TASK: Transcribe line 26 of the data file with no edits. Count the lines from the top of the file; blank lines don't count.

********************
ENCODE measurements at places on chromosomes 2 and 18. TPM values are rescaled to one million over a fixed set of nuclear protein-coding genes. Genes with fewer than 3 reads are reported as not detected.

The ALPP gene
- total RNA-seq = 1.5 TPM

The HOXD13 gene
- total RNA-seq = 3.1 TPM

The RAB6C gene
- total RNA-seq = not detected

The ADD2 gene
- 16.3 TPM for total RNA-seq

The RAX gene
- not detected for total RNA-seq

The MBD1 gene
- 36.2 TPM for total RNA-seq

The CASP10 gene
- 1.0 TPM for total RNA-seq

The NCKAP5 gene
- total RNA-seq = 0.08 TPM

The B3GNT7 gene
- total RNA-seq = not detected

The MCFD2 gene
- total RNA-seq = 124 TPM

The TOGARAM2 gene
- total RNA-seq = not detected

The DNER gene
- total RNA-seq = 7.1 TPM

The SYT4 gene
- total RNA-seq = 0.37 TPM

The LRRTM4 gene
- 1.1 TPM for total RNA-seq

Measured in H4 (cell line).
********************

The SYT4 gene